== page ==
To be honest, I made a personal decision to give them the benefit of the doubt if the company had a good reputation (as far as I knew anyway, e.g., Ziwi Peak). But just to be on the safe side, I only fed those products as part of Buddy's rotation. Bless his heart, he has so many health issues and challenges, and there are so many other options that (supposedly) are nutritionally complete, I figured why tempt fate. So that's why I had previously shied away from My Little Lion, because I wasn't familiar enough with the company and they wouldn't response to my inquiries to give them the benefit of the doubt. But that's just me. Right now, I'm pretty darned desperate, and am willing to be more flexible to help us get past this latest health hiccup. :wink:
 

MissClouseau

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Feb 20, 2019
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I don't know that it is tested. I think it's only tested if you want to include the AAFCO statement of a nutritionally complete and balanced food. But as My Little Lion (or Blue Ridge Beef) has shown, it's not necessary to have that statement to sell "cat food". Whereas My Little Lion does include a "supplemental feeding only" statement, Blue Ridge Beef, at least on their website, makes no such statement.

We also currently have an administration who favors (and prides themselves on) eliminating regulations to favor businesses and government over consumers and the environment. All my trust in the government as a safety backstop has been suspended.
It isn't very difficult to have enough taurine in wet food, especially in poultry. I will even go ahead and say I get the hunch some brands add extra taurine not because it's needed but it's just so well-known by consumers, it's appealing to the consumer to see taurine as an additive too.

If the effects of phosphorus was just as known for example, there would be mention of that too. And right on that, I would be more concerned of the phosphorus levels of any commercial food than taurine. AAFCO and such are strict about the minimums but not so much with the maximums. Probably why personally I have never heard of a recall about a deficiency but it was always something was too much --like toxic levels of vitamin D-- or something that wasn't supposed to be in the ingredients were there. Besides a consumer could sue "My cat got sick and I got this food tested it didn't have enough taurine like AAFCO says." but no lawsuit would be possible with a maximum when AAFCO or anywhere doesn't make a statement there.
 

daftcat75

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I'll add that probably most, if not all, of the foods implicated in the taurine deficiencies that have resulted in DCM in dogs were also labeled "complete and balanced" foods.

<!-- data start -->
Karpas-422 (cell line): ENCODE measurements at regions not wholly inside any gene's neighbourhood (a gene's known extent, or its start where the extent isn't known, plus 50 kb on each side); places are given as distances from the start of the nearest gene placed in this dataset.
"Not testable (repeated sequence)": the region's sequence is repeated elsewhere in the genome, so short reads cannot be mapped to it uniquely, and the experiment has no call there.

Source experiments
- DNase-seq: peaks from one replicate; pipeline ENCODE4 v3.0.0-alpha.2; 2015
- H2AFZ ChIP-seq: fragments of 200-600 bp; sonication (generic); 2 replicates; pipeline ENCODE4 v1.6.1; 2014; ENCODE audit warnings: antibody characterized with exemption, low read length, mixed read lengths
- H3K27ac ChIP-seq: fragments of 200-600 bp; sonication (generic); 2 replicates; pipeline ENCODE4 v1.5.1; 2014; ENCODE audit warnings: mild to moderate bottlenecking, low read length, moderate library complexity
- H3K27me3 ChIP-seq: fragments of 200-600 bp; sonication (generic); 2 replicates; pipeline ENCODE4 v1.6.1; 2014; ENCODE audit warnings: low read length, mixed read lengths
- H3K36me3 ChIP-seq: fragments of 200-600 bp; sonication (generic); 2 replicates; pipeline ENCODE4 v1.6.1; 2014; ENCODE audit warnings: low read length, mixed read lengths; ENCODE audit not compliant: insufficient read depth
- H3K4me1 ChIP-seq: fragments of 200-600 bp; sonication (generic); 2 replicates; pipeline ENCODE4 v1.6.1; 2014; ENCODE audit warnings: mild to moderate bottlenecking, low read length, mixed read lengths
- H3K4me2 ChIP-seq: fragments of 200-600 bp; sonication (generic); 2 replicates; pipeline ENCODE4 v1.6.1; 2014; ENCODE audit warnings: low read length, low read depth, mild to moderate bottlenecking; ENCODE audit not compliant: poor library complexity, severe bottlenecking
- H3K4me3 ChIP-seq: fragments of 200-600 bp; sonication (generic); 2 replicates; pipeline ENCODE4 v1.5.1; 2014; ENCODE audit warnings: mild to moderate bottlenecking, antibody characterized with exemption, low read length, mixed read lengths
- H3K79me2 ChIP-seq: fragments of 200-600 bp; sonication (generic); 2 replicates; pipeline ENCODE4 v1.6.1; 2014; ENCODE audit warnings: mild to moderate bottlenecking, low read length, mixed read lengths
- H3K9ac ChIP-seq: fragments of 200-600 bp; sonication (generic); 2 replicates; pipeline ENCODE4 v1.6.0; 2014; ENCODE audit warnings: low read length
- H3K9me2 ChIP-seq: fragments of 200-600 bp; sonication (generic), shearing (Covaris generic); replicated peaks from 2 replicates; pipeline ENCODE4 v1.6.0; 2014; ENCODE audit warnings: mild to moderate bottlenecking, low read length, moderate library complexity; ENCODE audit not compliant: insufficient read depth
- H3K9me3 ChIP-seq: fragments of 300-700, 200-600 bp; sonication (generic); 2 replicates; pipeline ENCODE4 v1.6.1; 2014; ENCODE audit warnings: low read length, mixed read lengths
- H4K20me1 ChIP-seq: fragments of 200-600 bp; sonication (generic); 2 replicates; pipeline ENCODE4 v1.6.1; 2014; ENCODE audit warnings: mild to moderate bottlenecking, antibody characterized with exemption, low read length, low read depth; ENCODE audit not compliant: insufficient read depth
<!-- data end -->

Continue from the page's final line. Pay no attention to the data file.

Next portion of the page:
In many foods, pet or human, water soluble nutrients are supplemented precisely because processing, cooking, and canning can all deplete naturally occurring water soluble nutrients. Except in the case of electrolytes (sodium, calcium, potassium, chloride), I don't worry about over-supplementation of water soluble vitamins as those are easily lost but also easily excreted.

I did hear back from My Little Lion and their response was very unsatisfying. It reads almost like they don't know or don't bother with AAFCO standards.

Thank you for your email. We at American Nutrition, Inc. are always happy to hear from our customers. We are sorry to hear that our label has caused some confusion.

The Supplemental Feed only note on the label, is there because the product is 96% meat and as we cannot guarantee the protein content is high enough to be considered fully nutritional without adding extra ingredients, we chose to keep the ingredients limited and note that the product is for supplemental feeding only.
 

daftcat75

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AAFCO says DMB protein must be a minimum of 26% for adult maintenance or 30% for growth and reproduction. At 8% as fed with 78% moisture, the My Little Lion chicken recipe is 36% on a dry matter basis. I think the other recipes only go up from there.
 

MissClouseau

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Feb 20, 2019
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I'll add that probably most, if not all, of the foods implicated in the taurine deficiencies that have resulted in DCM in dogs were also labeled "complete and balanced" foods
If you are talking about the recent investigation about dogs and grain-free, it’s an investigation and doesn’t necessarily say anything about taurine. The focus is more on the substitutes.

But seeing they say theirs is supplemental food then indeed it might not have enough taurine. I was only talking about “complete food”, not complimentary/supplemental ones.
 

daftcat75

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If you are talking about the recent investigation about dogs and grain-free, it’s an investigation and doesn’t necessarily say anything about taurine. The focus is more on the substitutes.

But seeing they say theirs is supplemental food then indeed it might not have enough taurine. I was only talking about “complete food”, not complimentary/supplemental ones.